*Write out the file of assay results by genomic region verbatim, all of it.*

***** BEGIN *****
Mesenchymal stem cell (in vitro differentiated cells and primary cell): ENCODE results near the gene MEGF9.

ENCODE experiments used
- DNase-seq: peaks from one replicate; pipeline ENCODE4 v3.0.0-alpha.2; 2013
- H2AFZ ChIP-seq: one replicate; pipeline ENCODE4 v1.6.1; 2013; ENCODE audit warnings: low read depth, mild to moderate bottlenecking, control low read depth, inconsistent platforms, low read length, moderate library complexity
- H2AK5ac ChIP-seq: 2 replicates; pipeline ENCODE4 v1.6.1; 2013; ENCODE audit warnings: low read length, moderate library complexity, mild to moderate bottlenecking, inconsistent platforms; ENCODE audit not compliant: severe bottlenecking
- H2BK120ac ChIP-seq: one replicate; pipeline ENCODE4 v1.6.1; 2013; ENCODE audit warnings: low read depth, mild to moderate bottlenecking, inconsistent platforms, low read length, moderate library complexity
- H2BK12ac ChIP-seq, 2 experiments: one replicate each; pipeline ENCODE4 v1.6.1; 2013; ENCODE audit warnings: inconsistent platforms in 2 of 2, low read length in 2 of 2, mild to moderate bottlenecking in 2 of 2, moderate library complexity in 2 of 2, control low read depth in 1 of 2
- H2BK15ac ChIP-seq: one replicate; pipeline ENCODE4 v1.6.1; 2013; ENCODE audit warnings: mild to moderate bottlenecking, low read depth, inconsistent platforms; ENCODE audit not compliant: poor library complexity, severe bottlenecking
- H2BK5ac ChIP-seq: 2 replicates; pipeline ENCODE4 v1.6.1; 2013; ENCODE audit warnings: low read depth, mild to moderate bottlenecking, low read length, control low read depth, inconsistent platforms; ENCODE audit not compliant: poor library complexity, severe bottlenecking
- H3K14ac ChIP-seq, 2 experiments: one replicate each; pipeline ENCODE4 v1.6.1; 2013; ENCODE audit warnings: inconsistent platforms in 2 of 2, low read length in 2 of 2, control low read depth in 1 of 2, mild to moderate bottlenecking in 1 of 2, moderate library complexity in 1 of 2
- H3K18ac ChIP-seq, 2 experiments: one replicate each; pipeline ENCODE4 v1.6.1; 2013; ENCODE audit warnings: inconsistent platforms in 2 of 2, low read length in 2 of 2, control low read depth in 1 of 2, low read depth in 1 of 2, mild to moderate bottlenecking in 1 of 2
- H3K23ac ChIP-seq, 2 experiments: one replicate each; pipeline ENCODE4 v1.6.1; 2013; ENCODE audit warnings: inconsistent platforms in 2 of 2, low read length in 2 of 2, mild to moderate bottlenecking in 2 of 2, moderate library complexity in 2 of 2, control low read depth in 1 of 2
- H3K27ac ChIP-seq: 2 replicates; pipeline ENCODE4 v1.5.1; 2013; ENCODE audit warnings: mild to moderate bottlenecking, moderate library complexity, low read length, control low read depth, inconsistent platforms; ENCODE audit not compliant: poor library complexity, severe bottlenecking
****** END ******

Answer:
Mesenchymal stem cell (in vitro differentiated cells and primary cell): ENCODE results near the gene MEGF9.

ENCODE experiments used
- DNase-seq: peaks from one replicate; pipeline ENCODE4 v3.0.0-alpha.2; 2013
- H2AFZ ChIP-seq: one replicate; pipeline ENCODE4 v1.6.1; 2013; ENCODE audit warnings: low read depth, mild to moderate bottlenecking, control low read depth, inconsistent platforms, low read length, moderate library complexity
- H2AK5ac ChIP-seq: 2 replicates; pipeline ENCODE4 v1.6.1; 2013; ENCODE audit warnings: low read length, moderate library complexity, mild to moderate bottlenecking, inconsistent platforms; ENCODE audit not compliant: severe bottlenecking
- H2BK120ac ChIP-seq: one replicate; pipeline ENCODE4 v1.6.1; 2013; ENCODE audit warnings: low read depth, mild to moderate bottlenecking, inconsistent platforms, low read length, moderate library complexity
- H2BK12ac ChIP-seq, 2 experiments: one replicate each; pipeline ENCODE4 v1.6.1; 2013; ENCODE audit warnings: inconsistent platforms in 2 of 2, low read length in 2 of 2, mild to moderate bottlenecking in 2 of 2, moderate library complexity in 2 of 2, control low read depth in 1 of 2
- H2BK15ac ChIP-seq: one replicate; pipeline ENCODE4 v1.6.1; 2013; ENCODE audit warnings: mild to moderate bottlenecking, low read depth, inconsistent platforms; ENCODE audit not compliant: poor library complexity, severe bottlenecking
- H2BK5ac ChIP-seq: 2 replicates; pipeline ENCODE4 v1.6.1; 2013; ENCODE audit warnings: low read depth, mild to moderate bottlenecking, low read length, control low read depth, inconsistent platforms; ENCODE audit not compliant: poor library complexity, severe bottlenecking
- H3K14ac ChIP-seq, 2 experiments: one replicate each; pipeline ENCODE4 v1.6.1; 2013; ENCODE audit warnings: inconsistent platforms in 2 of 2, low read length in 2 of 2, control low read depth in 1 of 2, mild to moderate bottlenecking in 1 of 2, moderate library complexity in 1 of 2
- H3K18ac ChIP-seq, 2 experiments: one replicate each; pipeline ENCODE4 v1.6.1; 2013; ENCODE audit warnings: inconsistent platforms in 2 of 2, low read length in 2 of 2, control low read depth in 1 of 2, low read depth in 1 of 2, mild to moderate bottlenecking in 1 of 2
- H3K23ac ChIP-seq, 2 experiments: one replicate each; pipeline ENCODE4 v1.6.1; 2013; ENCODE audit warnings: inconsistent platforms in 2 of 2, low read length in 2 of 2, mild to moderate bottlenecking in 2 of 2, moderate library complexity in 2 of 2, control low read depth in 1 of 2
- H3K27ac ChIP-seq: 2 replicates; pipeline ENCODE4 v1.5.1; 2013; ENCODE audit warnings: mild to moderate bottlenecking, moderate library complexity, low read length, control low read depth, inconsistent platforms; ENCODE audit not compliant: poor library complexity, severe bottlenecking